By 1915 the Ingersoll-Rand engineers were doing most of the designing for the Leyner Company, but he continued as a consultant.
George Leyner liked automobiles. He owned several including an "Orient," a motorized buckboard and a Parry roadster. He was a large man, described as dominating, extremely stubborn, especially in overcoming difficulties in the plant, honorable, trustworthy, a wonderful man, ingenious, extremely competent, a fine neighbor. In 1918 he sold both the Perry Park Ranch and the Denver home and moved to the "Shepperd house" at 2233 West Shepperd in Littleton. At age fifty-eight he organized a new company, the Leyner Tractor and Manufacturing Company, with an office in the Tramway Building in Denver.
On August 3, 1920 J. George Leyner suffered a fatal accident when he swerved his car to avoid a horse and wagon. The accident occurred directly in front of the Ingersol-Rand plant as the horse shied at a passing train. Leyner was pinned beneath his car and died of his injuries two days later at his home at 6050 South Windermere. He was survived by his wife and the three children, his brothers, Frank M. of Eugene, Oregon, Charles P. of Denver, Albert M. of Lafayette, Colorado and three sisters, Mrs. Nora K. Hartman, Mrs. Hattie M. Howell and Mrs. Blanche S. Duncan, presumably of Denver.
|Leyner Engineering Works postcard; postmark 1907.|
Webb says that Leyner was actively promoting his new tractor when he died. He was well known and respected in manufacturing and financial circles by then. Much stock in his new company had been sold, and the tractor was ready for production. She explains that sometime between May 1919 and June 1932 the Leyner Company was liquidated and absorbed by Ingersol-Rand; the company's papers for this period are not complete.
After her husband's death, Lina and the children lived in several Littleton houses. One was next door to Dr. W. C. Chrysler at 1890 West Littleton Boulevard. "They were financially well-off, but the widow apparently lacked the experience to retain the fortune," says Webb. The family moved to the Capitol Hill area in Denver at some point, and Lina ran the Hal Sayre mansion at 801 Logan as a rooming house. She remarried in 1922 to Eugene Kaiser. They were divorced in 1928. George, Jr., graduated from Littleton High School in 1928 and spent his career with the Denver Union Water Company.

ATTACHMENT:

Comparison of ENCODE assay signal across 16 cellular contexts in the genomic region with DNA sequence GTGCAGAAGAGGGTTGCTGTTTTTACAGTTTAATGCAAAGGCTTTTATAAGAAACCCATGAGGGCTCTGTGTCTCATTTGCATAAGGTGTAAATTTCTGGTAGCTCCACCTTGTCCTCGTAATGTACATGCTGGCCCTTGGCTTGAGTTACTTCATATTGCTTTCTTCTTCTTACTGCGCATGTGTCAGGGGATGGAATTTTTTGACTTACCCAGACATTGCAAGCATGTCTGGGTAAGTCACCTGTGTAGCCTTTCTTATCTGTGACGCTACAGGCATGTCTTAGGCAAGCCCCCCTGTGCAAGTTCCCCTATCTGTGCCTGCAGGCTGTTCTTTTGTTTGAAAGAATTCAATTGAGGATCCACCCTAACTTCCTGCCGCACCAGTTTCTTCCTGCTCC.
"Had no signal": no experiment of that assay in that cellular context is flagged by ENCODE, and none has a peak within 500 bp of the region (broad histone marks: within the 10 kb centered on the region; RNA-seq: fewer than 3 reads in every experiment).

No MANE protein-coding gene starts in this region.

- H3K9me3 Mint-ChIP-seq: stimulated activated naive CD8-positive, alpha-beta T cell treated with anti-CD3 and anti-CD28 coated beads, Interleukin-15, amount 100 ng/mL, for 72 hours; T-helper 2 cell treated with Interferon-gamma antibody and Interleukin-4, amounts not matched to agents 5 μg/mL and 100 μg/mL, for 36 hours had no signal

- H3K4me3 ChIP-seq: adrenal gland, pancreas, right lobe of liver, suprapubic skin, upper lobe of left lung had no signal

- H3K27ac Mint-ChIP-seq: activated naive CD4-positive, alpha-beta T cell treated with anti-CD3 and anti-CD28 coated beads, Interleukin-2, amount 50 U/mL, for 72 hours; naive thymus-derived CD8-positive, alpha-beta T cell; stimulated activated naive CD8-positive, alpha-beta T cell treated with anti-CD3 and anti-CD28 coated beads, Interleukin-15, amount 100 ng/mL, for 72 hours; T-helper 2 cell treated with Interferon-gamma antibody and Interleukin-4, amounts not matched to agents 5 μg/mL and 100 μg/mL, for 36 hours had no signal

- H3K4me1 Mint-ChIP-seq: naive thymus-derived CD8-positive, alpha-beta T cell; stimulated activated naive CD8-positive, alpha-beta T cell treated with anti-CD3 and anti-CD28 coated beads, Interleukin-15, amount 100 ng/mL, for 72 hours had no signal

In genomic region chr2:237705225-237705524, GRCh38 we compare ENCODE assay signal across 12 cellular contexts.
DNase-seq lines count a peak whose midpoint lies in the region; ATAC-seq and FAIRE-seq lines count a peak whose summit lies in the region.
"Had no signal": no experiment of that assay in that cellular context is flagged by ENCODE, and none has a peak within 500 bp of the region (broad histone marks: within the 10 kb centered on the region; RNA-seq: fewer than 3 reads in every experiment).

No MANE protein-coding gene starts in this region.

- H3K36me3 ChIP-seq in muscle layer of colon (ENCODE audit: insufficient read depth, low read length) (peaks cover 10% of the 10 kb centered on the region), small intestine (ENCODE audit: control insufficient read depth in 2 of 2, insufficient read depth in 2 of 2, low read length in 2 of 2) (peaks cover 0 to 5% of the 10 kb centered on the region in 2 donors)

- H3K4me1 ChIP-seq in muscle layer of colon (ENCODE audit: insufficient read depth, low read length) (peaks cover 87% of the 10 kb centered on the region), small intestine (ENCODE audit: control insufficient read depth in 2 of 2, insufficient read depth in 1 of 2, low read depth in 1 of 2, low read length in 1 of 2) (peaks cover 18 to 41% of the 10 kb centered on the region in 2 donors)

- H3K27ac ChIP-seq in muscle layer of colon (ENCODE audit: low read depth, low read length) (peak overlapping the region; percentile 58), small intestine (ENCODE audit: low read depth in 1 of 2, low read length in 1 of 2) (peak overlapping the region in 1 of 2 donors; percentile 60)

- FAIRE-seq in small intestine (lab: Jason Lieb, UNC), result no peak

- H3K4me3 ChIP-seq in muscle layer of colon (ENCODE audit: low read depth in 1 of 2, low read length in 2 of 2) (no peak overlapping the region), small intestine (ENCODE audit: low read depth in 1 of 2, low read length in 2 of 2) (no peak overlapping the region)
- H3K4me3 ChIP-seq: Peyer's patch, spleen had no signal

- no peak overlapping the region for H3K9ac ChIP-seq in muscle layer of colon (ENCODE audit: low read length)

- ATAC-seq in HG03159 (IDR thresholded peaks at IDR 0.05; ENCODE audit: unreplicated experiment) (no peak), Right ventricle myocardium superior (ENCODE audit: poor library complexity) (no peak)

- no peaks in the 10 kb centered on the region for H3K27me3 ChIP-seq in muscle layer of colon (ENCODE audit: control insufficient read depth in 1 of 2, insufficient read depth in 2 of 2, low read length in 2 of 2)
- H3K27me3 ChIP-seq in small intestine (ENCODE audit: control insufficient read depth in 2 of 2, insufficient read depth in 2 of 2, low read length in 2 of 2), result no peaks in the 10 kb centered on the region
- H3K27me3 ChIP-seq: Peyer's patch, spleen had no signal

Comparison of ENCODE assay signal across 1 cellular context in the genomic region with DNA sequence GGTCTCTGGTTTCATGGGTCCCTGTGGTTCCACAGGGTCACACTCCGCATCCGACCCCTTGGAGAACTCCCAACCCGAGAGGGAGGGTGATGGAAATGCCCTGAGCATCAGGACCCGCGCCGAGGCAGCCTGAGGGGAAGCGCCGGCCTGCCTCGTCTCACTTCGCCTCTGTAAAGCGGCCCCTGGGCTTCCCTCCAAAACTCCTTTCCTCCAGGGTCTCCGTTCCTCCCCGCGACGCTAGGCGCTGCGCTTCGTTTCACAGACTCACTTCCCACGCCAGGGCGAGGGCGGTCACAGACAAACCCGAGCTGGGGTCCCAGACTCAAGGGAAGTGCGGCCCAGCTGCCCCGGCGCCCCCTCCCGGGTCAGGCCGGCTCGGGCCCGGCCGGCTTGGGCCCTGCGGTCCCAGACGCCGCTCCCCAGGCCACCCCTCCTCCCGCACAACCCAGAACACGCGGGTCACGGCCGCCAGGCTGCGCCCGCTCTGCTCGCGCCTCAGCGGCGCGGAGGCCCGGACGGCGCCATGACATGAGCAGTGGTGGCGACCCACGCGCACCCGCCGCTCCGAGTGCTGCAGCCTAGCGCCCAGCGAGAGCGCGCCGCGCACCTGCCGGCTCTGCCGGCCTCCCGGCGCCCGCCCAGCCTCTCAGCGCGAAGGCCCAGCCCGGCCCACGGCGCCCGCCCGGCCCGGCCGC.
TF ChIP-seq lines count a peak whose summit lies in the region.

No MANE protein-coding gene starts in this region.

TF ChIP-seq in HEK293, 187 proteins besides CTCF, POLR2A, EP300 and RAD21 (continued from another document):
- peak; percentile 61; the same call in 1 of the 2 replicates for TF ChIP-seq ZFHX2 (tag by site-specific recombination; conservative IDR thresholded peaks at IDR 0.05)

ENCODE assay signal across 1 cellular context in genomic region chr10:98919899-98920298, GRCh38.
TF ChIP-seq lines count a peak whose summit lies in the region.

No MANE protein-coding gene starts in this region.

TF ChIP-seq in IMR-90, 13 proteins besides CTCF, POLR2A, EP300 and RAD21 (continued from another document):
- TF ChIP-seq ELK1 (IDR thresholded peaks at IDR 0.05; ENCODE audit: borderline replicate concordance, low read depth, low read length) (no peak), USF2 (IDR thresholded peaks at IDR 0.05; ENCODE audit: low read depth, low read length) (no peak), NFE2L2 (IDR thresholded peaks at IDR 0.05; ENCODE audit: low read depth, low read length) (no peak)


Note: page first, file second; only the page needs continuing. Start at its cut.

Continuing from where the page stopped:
Along with his many inventions of large-scale machinery, George Leyner, Sr., is credited with the design of the device that made shredded wheat. The Littleton Historical Museum has copies of a number of his patents.
In 1931 Ingersol-Rand closed the Littleton plant. The Civilian Conservation Corps (CCC), a Depression-era public works program, used it for its local headquarters in 1935. It was the headquarters for thirteen Wyoming and thirty-three Colorado CCC camps. The O. K. Co-Operative Rubber Welding System bought the site in 1945. They in turn sold the buildings to the Electron Corporation in 1948. Electron made a major expansion including a machine shop, sheet metal operations and foundries with electric furnaces. The August 14, 2003 Littleton Independent showed a photograph of the Electron building being demolished and the caption, "Demolition of the former foundry began in July and was expected to take 4-6 weeks. The property is currently used for residential living and commercial use.
Ditson, J. D. Untitled, undated clipping from Compressed Air Magazine. Reprinted, Littleton Independent. Littleton, Colorado, December (1938?). Littleton Museum. Vertical File, Biography: Leyner.
Leyner, George, Jr., Interview. May 27, 1977. Abstract of tape, Littleton Museum. Vertical File: Oral History. George Leyner, Jr.
Littleton (Colo.) Independent. Littleton Independent Publishers, December 26, 1902, January 9, 1903, August 6, 1920, 50th Anniversary Edition, 1938.
Littleton Museum. Card File: John George Leyner.
____. Photographic Archives.
____. Vertical File, Biography: Leyner.
Simmons, R. Laurie and Thomas H. Simmons. "Historic Buildings Survey, Littleton, Colorado, Littleton Townsite of 1890." Survey Forms. Three volumes. Denver: Front Range Research Associates, Inc., 1997, 1998.
Webb, Ardis. "The Forgotten Legacy of J. George Leyner." In The Denver Post Empire Magazine, April 22, 1979. Clipping, Littleton Museum. Vertical File, Biography: Leyner
Photographs courtesy of the Littleton Museum, unless otherwise noted; to order copies, contact the Museum at 303-795-3950.
Compiled by Doris Farmer Hulse
Updated April 2021 by Phyllis Larison